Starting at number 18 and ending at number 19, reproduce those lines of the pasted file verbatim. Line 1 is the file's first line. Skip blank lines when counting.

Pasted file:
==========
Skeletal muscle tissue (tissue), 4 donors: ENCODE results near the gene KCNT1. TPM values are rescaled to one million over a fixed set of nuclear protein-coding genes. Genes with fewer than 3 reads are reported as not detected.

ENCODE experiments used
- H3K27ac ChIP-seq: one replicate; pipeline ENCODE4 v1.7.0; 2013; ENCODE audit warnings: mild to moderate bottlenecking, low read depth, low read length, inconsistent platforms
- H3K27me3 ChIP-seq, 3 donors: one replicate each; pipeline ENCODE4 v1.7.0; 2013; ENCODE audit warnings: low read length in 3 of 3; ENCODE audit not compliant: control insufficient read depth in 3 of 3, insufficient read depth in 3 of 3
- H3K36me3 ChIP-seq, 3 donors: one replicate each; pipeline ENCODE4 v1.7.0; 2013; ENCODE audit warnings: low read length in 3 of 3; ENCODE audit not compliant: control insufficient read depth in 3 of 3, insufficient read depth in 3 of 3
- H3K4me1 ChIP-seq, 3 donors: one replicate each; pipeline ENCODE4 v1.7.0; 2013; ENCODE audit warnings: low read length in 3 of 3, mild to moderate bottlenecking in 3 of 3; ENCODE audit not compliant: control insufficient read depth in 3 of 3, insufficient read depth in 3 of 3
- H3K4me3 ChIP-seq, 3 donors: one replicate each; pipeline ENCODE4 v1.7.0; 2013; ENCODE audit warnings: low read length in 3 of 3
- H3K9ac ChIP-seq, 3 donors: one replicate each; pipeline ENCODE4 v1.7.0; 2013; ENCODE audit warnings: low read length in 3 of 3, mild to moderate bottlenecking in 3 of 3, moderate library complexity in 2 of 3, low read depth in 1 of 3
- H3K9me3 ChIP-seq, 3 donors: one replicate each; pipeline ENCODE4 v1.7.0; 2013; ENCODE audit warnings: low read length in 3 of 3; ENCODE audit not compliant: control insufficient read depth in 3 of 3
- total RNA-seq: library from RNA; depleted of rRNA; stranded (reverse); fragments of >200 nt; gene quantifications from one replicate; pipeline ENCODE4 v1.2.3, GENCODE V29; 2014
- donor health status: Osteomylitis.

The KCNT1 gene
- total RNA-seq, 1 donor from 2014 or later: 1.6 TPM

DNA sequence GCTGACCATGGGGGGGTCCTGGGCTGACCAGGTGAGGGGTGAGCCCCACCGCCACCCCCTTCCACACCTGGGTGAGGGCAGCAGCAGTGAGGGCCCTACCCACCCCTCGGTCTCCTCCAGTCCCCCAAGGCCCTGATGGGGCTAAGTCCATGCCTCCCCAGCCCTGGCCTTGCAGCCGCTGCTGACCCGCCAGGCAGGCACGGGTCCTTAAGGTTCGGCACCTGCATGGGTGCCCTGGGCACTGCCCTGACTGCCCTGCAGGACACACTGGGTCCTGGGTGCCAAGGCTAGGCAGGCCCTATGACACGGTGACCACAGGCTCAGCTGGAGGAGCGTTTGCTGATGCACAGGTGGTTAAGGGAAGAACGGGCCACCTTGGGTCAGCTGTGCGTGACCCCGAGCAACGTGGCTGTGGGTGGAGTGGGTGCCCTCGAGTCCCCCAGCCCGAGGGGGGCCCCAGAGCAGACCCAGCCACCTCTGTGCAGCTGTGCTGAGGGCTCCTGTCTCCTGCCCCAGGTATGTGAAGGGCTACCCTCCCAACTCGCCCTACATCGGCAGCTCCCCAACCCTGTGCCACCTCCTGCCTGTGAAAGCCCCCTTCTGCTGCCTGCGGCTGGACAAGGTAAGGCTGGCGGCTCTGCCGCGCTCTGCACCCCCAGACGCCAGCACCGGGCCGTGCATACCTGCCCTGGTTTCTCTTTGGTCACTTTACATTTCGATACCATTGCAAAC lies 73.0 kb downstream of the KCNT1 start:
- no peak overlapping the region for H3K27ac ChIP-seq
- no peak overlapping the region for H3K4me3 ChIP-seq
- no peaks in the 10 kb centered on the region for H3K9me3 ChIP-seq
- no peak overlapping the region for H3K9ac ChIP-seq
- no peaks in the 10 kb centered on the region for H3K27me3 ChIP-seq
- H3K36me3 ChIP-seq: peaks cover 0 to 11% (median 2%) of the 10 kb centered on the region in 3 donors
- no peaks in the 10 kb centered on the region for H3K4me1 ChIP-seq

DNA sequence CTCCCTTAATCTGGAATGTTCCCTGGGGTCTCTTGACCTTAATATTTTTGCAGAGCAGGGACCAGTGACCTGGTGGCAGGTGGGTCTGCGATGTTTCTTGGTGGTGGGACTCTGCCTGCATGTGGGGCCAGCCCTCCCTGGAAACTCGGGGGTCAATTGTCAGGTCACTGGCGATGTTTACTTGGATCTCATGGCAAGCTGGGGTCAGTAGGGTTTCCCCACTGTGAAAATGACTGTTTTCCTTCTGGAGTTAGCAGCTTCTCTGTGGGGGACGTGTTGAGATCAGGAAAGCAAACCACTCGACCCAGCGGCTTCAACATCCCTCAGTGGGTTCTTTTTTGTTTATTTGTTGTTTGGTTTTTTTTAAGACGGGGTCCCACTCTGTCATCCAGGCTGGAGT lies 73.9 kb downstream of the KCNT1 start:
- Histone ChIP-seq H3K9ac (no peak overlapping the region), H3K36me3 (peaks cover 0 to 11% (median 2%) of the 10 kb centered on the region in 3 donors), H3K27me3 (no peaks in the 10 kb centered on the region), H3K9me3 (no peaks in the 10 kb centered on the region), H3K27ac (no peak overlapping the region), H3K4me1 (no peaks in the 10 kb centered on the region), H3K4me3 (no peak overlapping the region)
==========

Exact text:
- no peak overlapping the region for H3K9ac ChIP-seq
- no peaks in the 10 kb centered on the region for H3K27me3 ChIP-seq